Following is the full text of the Committee’s statement on the occasion of the 10-year anniversary of the advisory opinion of the International Court of Justice on the legal consequences of the construction of a wall in the Occupied Palestinian Territory:
“The Committee on the Exercise of the Inalienable Rights of the Palestinian People met today to commemorate the landmark advisory opinion of the International Court of Justice (ICJ) on the Legal Consequences of the Construction of a Wall in the Occupied Palestinian Territory (OPT), which was rendered by the Court on 9 July 2004.
“The Committee reaffirms the findings of the 2004 advisory opinion which concluded, inter alia, that the construction of the wall that began to be built by Israel, the occupying Power, in 2003 in the Occupied Palestinian Territory, including in and around East Jerusalem, and its associated regime, are contrary to international law and that Israel is under an obligation to terminate its breaches of international law, to cease the construction of the wall, and to dismantle the structure already built. Israel is also under an obligation to make reparation for all damage caused by the construction of the wall, as reaffirmed by General Assembly resolution ES-10/17 of 15 December 2006 by which the Assembly established the “United Nations Register of Damage caused by the Construction of the Wall in the Occupied Palestinian Territory”. The Court also concluded that the Israeli settlements in the Occupied Palestinian Territory, including East Jerusalem, have been established in breach of international law.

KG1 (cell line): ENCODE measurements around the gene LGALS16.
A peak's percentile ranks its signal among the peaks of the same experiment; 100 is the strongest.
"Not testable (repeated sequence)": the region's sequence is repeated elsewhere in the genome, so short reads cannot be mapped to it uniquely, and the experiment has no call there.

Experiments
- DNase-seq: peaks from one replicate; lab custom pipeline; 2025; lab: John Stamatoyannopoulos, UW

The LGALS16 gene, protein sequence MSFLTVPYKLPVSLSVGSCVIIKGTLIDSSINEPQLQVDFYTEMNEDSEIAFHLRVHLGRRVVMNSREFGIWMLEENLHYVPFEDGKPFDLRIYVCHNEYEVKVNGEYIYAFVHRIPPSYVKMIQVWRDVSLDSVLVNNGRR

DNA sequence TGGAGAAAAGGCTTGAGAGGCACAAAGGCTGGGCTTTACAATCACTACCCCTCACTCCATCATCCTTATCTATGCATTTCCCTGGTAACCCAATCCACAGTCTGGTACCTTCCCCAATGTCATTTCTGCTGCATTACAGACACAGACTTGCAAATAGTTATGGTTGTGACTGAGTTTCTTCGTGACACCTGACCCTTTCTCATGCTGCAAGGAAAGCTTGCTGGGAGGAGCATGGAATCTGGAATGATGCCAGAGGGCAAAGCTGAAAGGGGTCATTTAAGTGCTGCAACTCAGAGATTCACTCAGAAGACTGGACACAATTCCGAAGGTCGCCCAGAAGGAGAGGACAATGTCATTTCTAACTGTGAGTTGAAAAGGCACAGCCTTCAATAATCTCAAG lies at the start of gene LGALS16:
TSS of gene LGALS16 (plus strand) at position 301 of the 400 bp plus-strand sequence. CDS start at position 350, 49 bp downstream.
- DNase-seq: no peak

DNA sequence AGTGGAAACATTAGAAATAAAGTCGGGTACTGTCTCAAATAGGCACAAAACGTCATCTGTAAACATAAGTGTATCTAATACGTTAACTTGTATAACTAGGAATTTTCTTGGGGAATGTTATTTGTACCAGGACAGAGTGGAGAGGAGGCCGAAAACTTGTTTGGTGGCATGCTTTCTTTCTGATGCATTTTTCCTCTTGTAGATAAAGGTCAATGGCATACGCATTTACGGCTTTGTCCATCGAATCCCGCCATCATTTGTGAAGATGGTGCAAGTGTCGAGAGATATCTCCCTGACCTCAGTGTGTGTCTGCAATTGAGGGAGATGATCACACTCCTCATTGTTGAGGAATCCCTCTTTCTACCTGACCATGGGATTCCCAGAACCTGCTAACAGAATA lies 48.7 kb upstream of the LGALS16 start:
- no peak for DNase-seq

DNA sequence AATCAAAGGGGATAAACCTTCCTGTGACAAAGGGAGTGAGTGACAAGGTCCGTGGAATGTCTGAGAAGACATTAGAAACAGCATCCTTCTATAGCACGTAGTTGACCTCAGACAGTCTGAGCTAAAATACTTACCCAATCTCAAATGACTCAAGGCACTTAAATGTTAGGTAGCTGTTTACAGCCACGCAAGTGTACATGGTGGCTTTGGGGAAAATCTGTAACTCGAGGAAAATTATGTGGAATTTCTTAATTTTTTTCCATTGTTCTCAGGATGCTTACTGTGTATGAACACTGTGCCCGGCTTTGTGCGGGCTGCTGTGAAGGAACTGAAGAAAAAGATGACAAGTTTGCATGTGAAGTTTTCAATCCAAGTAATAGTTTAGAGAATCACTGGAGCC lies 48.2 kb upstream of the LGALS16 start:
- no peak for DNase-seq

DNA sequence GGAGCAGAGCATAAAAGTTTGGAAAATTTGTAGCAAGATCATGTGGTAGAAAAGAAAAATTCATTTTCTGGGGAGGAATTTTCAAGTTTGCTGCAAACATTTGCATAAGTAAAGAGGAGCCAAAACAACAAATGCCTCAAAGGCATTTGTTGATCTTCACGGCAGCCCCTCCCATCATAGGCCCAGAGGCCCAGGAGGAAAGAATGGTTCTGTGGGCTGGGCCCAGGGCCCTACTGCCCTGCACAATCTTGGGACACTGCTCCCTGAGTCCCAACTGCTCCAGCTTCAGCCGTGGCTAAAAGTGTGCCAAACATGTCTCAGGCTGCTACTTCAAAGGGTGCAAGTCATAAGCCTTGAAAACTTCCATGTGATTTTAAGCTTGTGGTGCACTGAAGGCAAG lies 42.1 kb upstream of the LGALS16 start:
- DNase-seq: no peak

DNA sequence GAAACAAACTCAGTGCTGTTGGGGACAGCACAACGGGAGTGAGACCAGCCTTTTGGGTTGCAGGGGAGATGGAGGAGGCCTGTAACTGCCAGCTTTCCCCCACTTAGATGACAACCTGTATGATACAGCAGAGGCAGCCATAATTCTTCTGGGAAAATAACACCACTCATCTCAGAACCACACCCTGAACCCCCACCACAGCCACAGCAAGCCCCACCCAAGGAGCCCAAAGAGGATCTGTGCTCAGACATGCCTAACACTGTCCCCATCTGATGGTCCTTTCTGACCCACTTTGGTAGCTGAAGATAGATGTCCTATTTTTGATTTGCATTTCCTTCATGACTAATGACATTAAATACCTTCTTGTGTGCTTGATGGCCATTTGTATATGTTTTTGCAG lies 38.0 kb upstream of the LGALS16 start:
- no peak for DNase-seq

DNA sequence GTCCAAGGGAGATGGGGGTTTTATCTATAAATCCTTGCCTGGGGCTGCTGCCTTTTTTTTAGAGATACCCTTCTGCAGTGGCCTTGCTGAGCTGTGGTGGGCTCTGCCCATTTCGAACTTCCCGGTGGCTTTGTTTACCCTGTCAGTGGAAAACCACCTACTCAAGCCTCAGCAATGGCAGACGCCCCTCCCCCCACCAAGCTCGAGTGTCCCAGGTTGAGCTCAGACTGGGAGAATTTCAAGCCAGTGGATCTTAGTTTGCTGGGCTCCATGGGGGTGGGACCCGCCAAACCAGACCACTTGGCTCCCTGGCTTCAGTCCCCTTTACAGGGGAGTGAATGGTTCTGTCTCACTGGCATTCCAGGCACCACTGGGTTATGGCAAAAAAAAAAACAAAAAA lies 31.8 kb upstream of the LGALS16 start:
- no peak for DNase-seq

“Moreover, the Committee reaffirms the Court’s ruling that all States are under an obligation not to recognize the illegal situation resulting from the construction of the wall and not to render aid or assistance in maintaining the situation created by such construction; and all States parties to the Fourth Geneva Convention have an additional obligation to ensure compliance by Israel with international humanitarian law. The Committee reiterates the call by the Court on the General Assembly and the Security Council to consider what further action is required to bring to an end the illegal situation resulting from Israel’s construction of the wall and the associated regime.